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504 Gateway Timeout

If your cronjob always returns HTTP status code 504 Gateway Timeout after an exact time like 60 seconds or 120 seconds, then that means there’s a timeout limit in your web server settings.

Generally, it happens when the web server and server-side script processes are separate, e.g. Nginx and PHP-FPM, or Kestrel/IIS and ASP.NET, and the server-side script are taking too long to execute and return the output, the web server will time out and return the HTTP status 504 back to the browser.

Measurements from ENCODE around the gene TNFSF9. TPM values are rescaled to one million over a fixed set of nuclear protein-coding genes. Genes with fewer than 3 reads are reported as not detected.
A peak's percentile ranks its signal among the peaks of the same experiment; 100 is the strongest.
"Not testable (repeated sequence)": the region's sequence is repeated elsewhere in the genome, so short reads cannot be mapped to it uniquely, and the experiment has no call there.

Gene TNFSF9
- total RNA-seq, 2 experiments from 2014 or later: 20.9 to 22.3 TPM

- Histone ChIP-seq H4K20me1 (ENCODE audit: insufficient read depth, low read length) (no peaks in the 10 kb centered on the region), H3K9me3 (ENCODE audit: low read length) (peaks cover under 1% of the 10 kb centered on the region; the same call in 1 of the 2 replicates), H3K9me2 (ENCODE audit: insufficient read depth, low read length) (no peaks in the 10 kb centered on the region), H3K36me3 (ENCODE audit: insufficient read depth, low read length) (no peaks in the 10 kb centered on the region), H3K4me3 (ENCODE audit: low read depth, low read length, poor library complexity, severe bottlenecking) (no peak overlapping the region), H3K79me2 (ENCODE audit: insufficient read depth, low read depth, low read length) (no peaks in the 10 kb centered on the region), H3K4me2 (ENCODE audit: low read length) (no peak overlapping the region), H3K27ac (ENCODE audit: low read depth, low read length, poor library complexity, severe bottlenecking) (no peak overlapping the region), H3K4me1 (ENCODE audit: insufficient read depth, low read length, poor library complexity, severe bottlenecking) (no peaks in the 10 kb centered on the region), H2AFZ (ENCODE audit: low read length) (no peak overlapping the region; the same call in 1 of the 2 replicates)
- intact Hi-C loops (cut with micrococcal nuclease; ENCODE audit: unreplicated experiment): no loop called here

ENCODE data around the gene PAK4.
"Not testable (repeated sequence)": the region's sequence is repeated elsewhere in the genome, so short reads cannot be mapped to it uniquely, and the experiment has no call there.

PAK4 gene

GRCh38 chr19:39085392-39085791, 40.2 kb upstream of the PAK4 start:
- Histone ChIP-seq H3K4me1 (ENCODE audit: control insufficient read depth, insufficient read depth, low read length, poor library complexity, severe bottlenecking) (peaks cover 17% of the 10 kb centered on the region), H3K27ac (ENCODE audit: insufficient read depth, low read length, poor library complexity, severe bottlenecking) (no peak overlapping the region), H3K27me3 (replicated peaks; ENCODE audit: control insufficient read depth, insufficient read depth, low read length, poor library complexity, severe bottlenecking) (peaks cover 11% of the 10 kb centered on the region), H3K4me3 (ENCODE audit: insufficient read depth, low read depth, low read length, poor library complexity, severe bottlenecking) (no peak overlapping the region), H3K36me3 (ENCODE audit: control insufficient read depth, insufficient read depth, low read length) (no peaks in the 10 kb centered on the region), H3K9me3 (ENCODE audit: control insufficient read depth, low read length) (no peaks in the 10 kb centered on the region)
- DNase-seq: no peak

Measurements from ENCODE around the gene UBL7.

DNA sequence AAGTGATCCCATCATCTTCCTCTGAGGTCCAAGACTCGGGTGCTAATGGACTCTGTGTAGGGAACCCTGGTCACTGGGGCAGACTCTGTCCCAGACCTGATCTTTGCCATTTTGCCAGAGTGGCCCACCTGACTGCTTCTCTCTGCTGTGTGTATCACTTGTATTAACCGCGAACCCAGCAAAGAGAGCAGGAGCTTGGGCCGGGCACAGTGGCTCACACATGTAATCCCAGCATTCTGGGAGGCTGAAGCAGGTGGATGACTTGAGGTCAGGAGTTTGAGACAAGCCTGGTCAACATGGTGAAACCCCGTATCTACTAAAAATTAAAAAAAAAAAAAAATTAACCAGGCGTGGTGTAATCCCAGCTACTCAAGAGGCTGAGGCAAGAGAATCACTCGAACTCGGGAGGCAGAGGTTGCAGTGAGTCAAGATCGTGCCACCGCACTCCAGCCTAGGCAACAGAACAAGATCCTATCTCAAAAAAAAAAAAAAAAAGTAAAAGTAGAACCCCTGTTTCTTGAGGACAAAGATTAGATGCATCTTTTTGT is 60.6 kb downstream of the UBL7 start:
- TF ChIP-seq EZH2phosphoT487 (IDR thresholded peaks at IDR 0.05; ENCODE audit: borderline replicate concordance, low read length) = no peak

There are some ways to resolve the issue:

  • Increase the web server’s timeout limit to a bigger value, up to the server-side script’s max execution time. For example, increase Nginx’s fastcgi_read_timeout to the same value as PHP’s max_execution_time.

  • Decrease the server-side script’s execution time, e.g. by limiting the number of items processed per execution.

  • Make the server-side script continue to execute even when the web server stops waiting for it, e.g. enable PHP’s ignore_user_abort.

If you don’t want to treat 504 Gateway Timeout as a failure, you can ignore HTTP status codes.